Ryan is an interesting demographic, but can be summarised quite simply as “liberal rust”. Johnson is a good party trumpet, but has problems with independent thinking. This is clearly one of those occasions.

  6. Ambigulous says:

    Katz

    So in the 1950’s Australia kept electing Liberal Govts, and the Proletarian Revolution didn’t arrive… so where was the flaw in the Communists’ political reasoning?

    I can see the moral flaw: they were wishing misery on the poor and lower paid, in the hope of a revolt. Callous, cold, cruel.

    cheerio

  7. Enemy Combatant says:

    From Classic Moments in Conservative Fiscal Rectitude:

    “In order to save The Economy, it is first necessary to destoy it”.

    Michael “Hoonster” Johnson,
    MHR Ryan, Queensland,
    Wednesday, November 28, 2007.

  8. Ambigulous says:

    May we take a reading of his Rectitude using a Rectal Fiscalometer? 😉

  9. Helen says:

    Not unless you want to cause a fiscula. And NO fisking jokes, please.

  10. Bingo Bango Boingo says:

    Shocking stuff, agreed, but he didn’t say he wanted to see the economy destroyed. Let’s not mispresent the man. Is this the kind of Tim Blair-esque titling we should come to expect on LP?

    BBB

  11. nasking says:

    “because he’d like to see the economy ruined”

    I assumed that was the plan from the moment the Libs knew there was a chance that Labor would win…starting in 2004..:)

  12. Chris says:

    Heh, reminds me of the Labor and Green supporters I know who were celebrating every time interest rates went up since the 2004 election 🙂

  13. Enemy Combatant says:

    Bingo, what a shame it is that satire is wasted on the irredeemably doctrinaire.

  14. murph the surf says:

    I’d call bullshit on this thread’s lead off being satire .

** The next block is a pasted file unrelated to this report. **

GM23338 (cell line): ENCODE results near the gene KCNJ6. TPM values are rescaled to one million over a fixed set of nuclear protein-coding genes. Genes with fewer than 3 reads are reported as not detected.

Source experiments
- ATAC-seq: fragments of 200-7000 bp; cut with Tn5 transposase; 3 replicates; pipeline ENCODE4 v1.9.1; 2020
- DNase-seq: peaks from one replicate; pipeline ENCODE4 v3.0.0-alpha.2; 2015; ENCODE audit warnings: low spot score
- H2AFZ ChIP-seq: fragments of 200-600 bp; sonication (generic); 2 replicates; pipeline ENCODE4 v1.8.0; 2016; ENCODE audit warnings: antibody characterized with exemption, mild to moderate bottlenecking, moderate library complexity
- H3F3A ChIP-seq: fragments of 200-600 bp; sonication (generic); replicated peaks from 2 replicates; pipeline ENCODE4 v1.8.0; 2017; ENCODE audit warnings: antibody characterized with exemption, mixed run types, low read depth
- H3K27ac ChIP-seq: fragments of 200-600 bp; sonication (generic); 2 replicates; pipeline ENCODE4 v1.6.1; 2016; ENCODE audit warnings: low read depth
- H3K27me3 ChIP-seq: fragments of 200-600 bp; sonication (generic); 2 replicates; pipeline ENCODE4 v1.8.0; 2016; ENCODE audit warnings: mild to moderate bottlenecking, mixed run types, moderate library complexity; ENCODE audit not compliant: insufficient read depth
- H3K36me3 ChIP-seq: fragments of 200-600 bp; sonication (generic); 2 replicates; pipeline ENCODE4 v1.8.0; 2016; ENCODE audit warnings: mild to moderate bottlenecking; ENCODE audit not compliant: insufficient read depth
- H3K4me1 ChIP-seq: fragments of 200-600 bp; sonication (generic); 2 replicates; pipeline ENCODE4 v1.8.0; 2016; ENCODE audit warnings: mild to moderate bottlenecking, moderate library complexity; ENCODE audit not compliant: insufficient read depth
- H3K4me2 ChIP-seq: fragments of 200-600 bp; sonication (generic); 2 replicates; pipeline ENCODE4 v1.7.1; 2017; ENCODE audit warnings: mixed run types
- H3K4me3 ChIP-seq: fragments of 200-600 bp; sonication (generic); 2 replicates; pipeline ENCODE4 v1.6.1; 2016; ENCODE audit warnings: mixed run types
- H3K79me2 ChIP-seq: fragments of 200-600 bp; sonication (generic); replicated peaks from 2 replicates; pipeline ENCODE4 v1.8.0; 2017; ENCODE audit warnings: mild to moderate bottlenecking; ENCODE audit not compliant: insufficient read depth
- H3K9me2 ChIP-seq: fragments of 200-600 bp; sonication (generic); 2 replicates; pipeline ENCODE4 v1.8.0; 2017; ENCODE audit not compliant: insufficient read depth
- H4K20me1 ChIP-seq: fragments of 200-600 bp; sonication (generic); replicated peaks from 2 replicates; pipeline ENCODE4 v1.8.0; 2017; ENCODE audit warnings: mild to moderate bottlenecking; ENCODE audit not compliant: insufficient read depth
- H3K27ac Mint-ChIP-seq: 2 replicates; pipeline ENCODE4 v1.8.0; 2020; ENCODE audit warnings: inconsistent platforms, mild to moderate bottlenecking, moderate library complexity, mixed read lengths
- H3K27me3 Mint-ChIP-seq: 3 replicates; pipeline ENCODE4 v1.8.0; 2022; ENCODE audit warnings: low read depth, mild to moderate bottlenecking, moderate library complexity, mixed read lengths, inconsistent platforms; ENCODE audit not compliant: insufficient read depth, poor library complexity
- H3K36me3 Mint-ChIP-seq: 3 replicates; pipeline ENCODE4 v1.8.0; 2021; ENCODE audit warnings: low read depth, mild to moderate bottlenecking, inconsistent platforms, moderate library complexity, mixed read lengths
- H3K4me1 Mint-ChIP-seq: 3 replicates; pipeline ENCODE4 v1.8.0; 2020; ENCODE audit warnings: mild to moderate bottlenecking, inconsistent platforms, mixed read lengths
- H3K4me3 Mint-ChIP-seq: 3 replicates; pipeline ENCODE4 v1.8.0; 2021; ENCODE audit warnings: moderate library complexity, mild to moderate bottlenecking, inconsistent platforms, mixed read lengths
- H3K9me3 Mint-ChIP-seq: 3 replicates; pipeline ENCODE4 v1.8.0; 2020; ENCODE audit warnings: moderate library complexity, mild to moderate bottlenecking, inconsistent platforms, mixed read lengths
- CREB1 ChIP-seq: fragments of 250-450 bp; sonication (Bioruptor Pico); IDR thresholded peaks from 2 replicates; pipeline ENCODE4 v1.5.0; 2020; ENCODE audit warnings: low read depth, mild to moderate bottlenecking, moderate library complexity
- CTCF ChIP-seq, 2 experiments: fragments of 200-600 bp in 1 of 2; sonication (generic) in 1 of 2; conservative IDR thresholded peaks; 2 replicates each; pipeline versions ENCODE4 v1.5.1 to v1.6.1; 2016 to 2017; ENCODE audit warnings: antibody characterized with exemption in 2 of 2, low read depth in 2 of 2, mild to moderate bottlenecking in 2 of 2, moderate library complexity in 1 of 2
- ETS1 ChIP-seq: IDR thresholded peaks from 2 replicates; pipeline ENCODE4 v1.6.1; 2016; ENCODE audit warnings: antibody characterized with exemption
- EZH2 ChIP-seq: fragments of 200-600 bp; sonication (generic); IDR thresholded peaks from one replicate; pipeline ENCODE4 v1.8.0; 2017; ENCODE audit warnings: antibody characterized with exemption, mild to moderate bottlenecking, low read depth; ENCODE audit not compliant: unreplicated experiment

It’s not reflecting the reported comments accurately , not even trying to be funny.
    Kimberella keeps up this standard of work and we should start calling her Miranderella or maybe Kiberechtson ?

  15. Bingo Bango Boingo says:

    EC, my remarks were directed at kimberella and the original post, not your comment. But anyway you’re right. It is indeed a shame when satire is wasted. Of course, the greater shame is that which must befall the author of satire that is simply bad. Surely we agree on that?

    BBB

  16. John Ryan says:

    I assume you have missed the contribution from the collective genius of the WA Libs, led by Tuckey,i mean how dumb are these people,a better question might be why people keep electing Tuckey.
    But then WA is 10 yrs behind in most things,according to the WA Libs they should not change anything, I think they think its all a dreadful mistake and they will wake up soon

  17. murph the surf says:

    Re WA – “I think they think its all a dreadful mistake and they will wake up soon…”
    More calls for succession to come no doubt!

  18. Luke says:

    I think the entire Liberal Party is in for a bit of Rectal Fistitude.

  19. Andrew E says:

    most of the big biz groups have now jumped on the “trash WorkChoices” bandwagon